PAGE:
“I find that it is vital to have at least one handbag for each of the ten types of social occasion: Very Formal, Not So Formal, Just a Teensy Bit Formal, Informal but Not That Informal, Every Day, Every Other Day, Day Travel, Night Travel, Theater, and Fling.” —Miss Piggy
If I hadn’t asked my New York cronies to mention my grand opening in their national fashion magazines, I might be able to breathe as if I weren’t wearing Scarlett O’Hara’s corset.
Thirteen days before Halloween. Thirteen days to open Vintage Magic, my dress shop for timeless classics and designer originals.
What was I doing to make it happen? Driving home to Mystic, Connecticut, from New York after working out my contractual two weeks’ notice, rather than forfeiting the bonus I needed to turn my building into Vintage Magic.
As I drove, grinning witches and twinkling pumpkin lights mocked me. I needed a tucking miracle.
My name is Maddie Cutler, well, Madeira, a former New York fashion designer, and I can fix anything, with the possible exception of cloning myself. So you can imagine my frustration two weeks ago at having to hand my shop’s renovation reins over to my father.
Harry Cutler, staid academic, planned ahead. His oldest daughter, creative free spirit—that would be me—did not, which is how I got myself into this.
The silver lining? I passed my departing construction crew near Mystic Seaport. Finished. Finally. And only three weeks late.
The flaw in the fabric? A faxed report from the construction crew’s night watchman. A rash of bumps in the night and running feet into the early hours of the morning. Note from said watchman: The Mystick Falls police are getting ticked at being called every night “with no perp to show for it.”
I did not need anymore grief from my old nemesis, Detective Sergeant Lytton Werner, also known as “the Wiener,” thanks to a certain third-grade brat—that would also be me.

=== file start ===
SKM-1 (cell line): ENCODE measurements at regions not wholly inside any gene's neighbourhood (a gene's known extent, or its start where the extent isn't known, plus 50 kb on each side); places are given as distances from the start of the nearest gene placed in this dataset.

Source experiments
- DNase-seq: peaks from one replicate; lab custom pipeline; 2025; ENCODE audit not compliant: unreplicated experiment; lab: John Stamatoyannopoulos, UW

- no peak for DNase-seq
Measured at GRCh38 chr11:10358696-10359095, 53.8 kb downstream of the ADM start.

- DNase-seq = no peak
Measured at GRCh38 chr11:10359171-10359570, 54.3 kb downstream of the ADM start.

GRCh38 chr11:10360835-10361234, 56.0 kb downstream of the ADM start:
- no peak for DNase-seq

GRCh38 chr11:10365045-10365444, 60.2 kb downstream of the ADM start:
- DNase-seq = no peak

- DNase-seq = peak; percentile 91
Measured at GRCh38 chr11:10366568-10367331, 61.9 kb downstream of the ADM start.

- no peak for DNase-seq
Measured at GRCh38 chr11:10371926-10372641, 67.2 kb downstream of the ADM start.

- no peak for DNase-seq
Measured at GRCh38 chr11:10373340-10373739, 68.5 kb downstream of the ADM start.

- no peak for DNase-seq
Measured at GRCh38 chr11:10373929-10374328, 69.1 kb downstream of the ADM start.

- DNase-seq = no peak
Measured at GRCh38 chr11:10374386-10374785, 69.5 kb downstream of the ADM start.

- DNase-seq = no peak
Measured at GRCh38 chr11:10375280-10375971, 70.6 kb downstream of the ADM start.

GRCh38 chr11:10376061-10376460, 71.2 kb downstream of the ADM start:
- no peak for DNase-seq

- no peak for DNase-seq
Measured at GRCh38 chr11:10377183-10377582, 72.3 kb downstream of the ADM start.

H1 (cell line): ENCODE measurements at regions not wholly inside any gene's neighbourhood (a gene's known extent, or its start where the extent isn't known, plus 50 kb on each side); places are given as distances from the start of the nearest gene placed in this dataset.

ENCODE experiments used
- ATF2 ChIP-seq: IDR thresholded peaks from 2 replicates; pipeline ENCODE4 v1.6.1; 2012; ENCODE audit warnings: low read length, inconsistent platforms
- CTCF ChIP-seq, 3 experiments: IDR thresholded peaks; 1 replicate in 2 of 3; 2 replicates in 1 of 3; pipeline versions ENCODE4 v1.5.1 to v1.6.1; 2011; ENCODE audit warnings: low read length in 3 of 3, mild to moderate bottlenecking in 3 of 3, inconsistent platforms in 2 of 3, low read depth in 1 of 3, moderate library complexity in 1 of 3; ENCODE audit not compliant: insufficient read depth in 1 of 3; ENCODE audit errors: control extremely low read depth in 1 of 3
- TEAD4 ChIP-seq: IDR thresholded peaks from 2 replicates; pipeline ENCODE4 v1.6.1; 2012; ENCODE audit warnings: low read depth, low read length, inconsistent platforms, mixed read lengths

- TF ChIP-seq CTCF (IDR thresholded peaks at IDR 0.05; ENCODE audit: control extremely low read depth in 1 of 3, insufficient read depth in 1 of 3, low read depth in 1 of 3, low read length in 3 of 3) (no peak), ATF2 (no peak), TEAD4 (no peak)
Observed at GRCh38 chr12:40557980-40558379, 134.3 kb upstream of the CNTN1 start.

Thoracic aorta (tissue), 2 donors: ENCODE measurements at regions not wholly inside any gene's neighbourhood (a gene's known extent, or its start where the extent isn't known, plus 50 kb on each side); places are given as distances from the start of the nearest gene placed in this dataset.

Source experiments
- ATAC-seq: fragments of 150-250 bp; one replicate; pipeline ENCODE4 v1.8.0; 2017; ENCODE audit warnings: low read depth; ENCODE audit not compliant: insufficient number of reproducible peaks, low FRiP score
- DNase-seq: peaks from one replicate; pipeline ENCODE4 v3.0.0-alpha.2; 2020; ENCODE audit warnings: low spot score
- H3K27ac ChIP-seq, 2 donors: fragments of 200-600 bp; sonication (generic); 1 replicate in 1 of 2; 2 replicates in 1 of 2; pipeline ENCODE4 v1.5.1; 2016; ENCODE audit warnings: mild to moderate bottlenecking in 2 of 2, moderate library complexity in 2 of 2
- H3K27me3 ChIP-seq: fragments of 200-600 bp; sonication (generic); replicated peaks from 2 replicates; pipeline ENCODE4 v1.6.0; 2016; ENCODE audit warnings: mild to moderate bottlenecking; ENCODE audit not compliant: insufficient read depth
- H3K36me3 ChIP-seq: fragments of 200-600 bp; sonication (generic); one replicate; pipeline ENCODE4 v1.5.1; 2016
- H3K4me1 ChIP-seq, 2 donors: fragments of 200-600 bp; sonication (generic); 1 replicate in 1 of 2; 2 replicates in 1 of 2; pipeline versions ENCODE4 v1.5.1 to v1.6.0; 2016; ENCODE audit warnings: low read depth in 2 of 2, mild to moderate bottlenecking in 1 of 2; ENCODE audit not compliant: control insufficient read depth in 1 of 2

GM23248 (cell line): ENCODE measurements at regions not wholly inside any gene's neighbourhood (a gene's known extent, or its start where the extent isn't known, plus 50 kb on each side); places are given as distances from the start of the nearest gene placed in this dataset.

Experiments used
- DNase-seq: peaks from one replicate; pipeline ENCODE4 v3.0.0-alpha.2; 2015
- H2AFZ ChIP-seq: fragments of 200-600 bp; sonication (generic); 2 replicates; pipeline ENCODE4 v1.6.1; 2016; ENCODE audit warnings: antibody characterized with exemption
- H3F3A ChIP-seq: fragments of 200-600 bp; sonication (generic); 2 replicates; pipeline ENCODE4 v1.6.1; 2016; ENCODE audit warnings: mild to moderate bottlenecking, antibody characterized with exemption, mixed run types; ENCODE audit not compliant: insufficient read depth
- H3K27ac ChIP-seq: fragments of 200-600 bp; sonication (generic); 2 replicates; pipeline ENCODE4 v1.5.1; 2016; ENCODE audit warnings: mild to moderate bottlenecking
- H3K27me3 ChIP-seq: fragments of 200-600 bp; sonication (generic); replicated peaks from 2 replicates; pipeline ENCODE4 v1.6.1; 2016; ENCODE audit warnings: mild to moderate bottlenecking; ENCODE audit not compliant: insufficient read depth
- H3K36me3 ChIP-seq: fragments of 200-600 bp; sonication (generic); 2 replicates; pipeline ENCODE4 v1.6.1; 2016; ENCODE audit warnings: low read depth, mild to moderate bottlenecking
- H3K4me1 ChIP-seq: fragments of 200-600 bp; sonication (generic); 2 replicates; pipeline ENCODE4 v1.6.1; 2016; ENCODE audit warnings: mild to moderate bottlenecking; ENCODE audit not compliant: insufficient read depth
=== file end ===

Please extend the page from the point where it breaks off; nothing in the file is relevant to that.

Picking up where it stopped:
My complicated relationship with the local police aside, did the bumps in the night worry me? You bet your French knickers, they did. Why this sudden interest in a building that had been boarded up and left undisturbed for more than half a century?
I hoped never to find out.
Tomorrow I’d start moving in my stock and setting up my displays. How long could it take? I’d only been collecting vintage my whole life. Oy.
As I turned onto Bank Street, I heard raised voices in the distance, which anyone who’d passed the playhouse across from my shop heard at one time or another. Broderick Sampson, the curmudgeon of an owner argued with everyone. Just another sign I was home.
I pulled into the crowded lot behind Mystic Pizza to view my building from across the street. I had always admired the original copper weathervane, a ship in full sail time-coated a soft green, but I loved the new Victorian streetlamps brightening my parking lot, and the spotlit old-fashioned tavern sign hanging above the door: Vintage Magic in bold white on a dark eggplant-colored shield. Behind the shop name stood a pale lavender side silhouette of a woman who could be Jackie O., the sixties being such a popular vintage.
I finally uncrated my crying kitten, who would rather have been riding shotgun from the armrest, and she came to make her own assessment.
I refused to stress over the parking-lot debris marring the scene: empty wire reels and a mountain of boxes at my front door. You’d think the crew would have cleaned up.
The yellow fur ball purred and curled against my solar plexus chakra, an intuitive move on her part. She had the uncanny ability to calm me. Because of it, I’d named her appropriately. “What do you think, Chakra? Beautiful?”